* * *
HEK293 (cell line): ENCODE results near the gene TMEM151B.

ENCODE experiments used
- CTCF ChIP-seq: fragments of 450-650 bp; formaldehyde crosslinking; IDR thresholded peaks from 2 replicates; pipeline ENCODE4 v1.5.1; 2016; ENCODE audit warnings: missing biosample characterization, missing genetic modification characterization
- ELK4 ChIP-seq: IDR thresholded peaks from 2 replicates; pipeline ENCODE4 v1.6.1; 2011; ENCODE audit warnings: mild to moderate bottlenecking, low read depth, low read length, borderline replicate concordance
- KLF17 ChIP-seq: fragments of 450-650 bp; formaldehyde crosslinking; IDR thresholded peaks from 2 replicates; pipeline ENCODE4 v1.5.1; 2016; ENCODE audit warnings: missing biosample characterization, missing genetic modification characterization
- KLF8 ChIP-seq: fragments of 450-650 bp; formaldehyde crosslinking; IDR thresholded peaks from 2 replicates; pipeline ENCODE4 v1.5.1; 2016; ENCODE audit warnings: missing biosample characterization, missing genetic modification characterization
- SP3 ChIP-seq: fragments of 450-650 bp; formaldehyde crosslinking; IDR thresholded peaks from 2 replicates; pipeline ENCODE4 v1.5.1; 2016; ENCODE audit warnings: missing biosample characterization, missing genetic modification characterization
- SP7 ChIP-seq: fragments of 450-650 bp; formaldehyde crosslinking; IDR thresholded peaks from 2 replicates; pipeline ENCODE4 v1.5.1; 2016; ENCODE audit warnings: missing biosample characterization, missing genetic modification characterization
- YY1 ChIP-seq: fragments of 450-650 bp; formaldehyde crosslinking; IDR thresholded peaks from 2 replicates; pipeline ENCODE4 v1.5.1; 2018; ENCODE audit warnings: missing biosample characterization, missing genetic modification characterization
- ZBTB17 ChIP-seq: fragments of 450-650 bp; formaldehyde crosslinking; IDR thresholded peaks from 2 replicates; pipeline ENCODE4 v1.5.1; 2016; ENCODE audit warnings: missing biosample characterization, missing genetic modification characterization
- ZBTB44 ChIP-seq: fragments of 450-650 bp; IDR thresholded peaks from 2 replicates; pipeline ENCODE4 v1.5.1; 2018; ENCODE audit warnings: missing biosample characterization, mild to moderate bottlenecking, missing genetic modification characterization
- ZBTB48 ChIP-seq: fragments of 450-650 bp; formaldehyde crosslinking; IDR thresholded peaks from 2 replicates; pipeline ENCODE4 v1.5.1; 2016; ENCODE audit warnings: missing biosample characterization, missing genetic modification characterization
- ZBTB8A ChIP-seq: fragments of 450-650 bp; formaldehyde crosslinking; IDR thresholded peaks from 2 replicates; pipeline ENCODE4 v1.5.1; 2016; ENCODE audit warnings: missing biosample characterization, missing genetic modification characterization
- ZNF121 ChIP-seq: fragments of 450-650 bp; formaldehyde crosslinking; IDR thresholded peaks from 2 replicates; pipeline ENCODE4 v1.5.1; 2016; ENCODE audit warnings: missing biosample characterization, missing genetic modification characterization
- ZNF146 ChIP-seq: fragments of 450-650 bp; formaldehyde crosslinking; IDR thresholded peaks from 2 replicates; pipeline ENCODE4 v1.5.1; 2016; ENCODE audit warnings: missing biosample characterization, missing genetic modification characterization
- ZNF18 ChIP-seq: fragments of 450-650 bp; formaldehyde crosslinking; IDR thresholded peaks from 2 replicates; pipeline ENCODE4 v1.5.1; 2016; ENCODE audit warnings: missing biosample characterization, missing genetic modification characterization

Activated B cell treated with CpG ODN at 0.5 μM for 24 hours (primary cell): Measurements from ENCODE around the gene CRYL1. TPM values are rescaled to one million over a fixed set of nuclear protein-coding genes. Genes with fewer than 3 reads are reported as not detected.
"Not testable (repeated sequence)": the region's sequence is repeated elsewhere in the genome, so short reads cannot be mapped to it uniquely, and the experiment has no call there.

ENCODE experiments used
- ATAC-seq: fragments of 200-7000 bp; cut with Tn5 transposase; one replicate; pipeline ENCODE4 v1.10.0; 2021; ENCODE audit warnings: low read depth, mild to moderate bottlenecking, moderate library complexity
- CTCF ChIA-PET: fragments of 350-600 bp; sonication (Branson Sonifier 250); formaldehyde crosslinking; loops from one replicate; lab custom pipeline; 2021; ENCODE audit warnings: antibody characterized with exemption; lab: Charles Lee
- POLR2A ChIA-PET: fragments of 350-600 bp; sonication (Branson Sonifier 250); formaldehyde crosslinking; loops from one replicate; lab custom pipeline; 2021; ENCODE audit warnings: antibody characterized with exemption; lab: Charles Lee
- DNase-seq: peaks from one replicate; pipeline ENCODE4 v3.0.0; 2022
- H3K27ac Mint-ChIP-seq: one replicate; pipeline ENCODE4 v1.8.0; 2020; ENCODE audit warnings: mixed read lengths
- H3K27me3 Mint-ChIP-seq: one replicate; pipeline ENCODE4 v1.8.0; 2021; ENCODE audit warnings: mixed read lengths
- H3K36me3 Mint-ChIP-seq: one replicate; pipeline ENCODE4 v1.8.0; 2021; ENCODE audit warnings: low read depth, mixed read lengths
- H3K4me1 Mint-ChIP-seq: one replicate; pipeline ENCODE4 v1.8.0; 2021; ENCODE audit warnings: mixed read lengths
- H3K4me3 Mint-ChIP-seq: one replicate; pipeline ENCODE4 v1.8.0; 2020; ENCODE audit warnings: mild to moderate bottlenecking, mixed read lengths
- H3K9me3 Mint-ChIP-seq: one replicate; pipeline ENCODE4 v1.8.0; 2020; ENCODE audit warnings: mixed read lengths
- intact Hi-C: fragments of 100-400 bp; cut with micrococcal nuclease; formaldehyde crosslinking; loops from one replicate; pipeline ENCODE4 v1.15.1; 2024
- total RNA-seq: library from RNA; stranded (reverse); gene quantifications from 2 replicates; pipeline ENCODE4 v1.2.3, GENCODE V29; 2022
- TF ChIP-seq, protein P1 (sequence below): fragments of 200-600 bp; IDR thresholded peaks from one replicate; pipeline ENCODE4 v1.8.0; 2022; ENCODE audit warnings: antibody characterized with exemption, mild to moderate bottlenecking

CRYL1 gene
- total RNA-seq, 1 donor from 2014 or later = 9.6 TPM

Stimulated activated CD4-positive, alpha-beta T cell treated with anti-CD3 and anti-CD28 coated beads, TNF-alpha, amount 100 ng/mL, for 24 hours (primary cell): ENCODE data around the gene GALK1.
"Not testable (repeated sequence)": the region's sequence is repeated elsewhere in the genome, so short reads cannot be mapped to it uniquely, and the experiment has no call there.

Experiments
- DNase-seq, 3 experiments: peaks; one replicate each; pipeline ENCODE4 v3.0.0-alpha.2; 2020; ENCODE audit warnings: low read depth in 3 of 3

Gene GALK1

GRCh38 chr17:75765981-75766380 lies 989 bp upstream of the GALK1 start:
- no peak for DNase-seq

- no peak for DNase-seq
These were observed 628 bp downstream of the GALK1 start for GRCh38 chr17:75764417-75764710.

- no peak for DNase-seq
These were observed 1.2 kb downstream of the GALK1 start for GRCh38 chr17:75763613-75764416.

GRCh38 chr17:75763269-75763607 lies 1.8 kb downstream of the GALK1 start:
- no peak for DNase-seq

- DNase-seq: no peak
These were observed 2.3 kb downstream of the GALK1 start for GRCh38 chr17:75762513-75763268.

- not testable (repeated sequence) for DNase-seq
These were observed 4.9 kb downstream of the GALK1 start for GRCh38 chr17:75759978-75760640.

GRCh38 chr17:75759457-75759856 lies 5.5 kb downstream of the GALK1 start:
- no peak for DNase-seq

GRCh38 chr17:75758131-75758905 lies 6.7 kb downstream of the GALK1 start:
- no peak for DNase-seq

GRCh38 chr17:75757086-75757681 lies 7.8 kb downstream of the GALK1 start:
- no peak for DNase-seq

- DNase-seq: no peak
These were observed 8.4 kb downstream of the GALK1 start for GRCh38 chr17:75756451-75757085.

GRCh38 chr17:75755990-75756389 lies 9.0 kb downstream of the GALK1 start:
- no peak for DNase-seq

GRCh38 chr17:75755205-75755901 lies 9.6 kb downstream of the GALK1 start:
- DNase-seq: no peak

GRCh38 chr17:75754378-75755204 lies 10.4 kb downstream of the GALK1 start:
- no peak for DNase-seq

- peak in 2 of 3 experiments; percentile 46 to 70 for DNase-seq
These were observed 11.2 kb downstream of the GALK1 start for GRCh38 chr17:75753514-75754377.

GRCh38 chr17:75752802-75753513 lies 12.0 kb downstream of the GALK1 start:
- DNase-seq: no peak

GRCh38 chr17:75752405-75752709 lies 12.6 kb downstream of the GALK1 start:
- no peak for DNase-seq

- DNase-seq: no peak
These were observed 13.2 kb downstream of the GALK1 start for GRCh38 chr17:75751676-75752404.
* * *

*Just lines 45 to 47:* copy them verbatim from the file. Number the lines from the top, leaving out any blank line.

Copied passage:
These were observed 1.2 kb downstream of the GALK1 start for GRCh38 chr17:75763613-75764416.

GRCh38 chr17:75763269-75763607 lies 1.8 kb downstream of the GALK1 start:
- no peak for DNase-seq